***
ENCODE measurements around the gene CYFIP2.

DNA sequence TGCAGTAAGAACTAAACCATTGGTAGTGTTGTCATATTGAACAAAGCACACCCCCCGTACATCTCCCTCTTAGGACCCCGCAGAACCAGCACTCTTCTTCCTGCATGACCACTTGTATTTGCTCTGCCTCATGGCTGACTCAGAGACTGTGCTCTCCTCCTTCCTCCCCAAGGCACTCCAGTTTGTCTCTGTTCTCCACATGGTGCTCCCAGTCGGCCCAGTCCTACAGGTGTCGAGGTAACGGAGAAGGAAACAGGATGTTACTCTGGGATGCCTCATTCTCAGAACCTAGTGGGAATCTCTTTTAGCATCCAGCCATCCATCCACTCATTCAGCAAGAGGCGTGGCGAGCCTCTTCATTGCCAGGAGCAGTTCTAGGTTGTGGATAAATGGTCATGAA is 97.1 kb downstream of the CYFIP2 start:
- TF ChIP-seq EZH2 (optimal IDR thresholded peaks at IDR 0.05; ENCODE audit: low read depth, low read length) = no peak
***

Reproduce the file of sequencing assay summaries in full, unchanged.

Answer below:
ENCODE measurements around the gene CYFIP2.

DNA sequence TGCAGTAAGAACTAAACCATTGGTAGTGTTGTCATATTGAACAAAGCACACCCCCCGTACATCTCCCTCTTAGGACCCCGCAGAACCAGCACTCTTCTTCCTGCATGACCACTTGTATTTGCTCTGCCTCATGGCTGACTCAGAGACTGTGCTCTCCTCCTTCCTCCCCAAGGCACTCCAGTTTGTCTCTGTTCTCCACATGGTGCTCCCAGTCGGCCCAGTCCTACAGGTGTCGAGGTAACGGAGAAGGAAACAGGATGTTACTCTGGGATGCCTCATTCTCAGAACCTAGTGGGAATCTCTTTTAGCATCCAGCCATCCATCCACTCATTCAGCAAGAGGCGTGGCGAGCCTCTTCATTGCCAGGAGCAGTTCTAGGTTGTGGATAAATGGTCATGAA is 97.1 kb downstream of the CYFIP2 start:
- TF ChIP-seq EZH2 (optimal IDR thresholded peaks at IDR 0.05; ENCODE audit: low read depth, low read length) = no peak